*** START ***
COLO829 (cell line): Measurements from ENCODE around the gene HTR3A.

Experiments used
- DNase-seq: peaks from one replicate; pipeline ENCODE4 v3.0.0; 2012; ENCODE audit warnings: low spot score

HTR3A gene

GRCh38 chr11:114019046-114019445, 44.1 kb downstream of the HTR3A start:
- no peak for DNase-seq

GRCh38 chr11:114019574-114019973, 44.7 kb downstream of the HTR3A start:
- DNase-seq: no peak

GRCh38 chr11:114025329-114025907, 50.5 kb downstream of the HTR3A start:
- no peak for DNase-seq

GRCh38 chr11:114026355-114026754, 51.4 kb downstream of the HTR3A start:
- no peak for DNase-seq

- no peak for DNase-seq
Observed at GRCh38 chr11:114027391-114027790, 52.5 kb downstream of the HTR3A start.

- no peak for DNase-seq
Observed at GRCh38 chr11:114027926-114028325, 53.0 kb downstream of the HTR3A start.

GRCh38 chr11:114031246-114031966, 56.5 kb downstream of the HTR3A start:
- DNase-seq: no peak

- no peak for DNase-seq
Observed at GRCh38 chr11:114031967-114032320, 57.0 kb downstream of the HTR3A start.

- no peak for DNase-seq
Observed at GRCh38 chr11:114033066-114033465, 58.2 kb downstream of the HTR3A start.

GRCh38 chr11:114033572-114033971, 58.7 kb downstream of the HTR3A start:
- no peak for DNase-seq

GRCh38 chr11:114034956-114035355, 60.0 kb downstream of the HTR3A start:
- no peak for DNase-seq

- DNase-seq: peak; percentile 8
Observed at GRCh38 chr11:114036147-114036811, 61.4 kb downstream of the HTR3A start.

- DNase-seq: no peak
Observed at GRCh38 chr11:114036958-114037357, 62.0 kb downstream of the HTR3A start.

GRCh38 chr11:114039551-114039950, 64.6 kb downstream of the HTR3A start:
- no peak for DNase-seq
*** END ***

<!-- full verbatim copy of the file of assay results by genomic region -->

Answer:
COLO829 (cell line): Measurements from ENCODE around the gene HTR3A.

Experiments used
- DNase-seq: peaks from one replicate; pipeline ENCODE4 v3.0.0; 2012; ENCODE audit warnings: low spot score

HTR3A gene

GRCh38 chr11:114019046-114019445, 44.1 kb downstream of the HTR3A start:
- no peak for DNase-seq

GRCh38 chr11:114019574-114019973, 44.7 kb downstream of the HTR3A start:
- DNase-seq: no peak

GRCh38 chr11:114025329-114025907, 50.5 kb downstream of the HTR3A start:
- no peak for DNase-seq

GRCh38 chr11:114026355-114026754, 51.4 kb downstream of the HTR3A start:
- no peak for DNase-seq

- no peak for DNase-seq
Observed at GRCh38 chr11:114027391-114027790, 52.5 kb downstream of the HTR3A start.

- no peak for DNase-seq
Observed at GRCh38 chr11:114027926-114028325, 53.0 kb downstream of the HTR3A start.

GRCh38 chr11:114031246-114031966, 56.5 kb downstream of the HTR3A start:
- DNase-seq: no peak

- no peak for DNase-seq
Observed at GRCh38 chr11:114031967-114032320, 57.0 kb downstream of the HTR3A start.

- no peak for DNase-seq
Observed at GRCh38 chr11:114033066-114033465, 58.2 kb downstream of the HTR3A start.

GRCh38 chr11:114033572-114033971, 58.7 kb downstream of the HTR3A start:
- no peak for DNase-seq

GRCh38 chr11:114034956-114035355, 60.0 kb downstream of the HTR3A start:
- no peak for DNase-seq

- DNase-seq: peak; percentile 8
Observed at GRCh38 chr11:114036147-114036811, 61.4 kb downstream of the HTR3A start.

- DNase-seq: no peak
Observed at GRCh38 chr11:114036958-114037357, 62.0 kb downstream of the HTR3A start.

GRCh38 chr11:114039551-114039950, 64.6 kb downstream of the HTR3A start:
- no peak for DNase-seq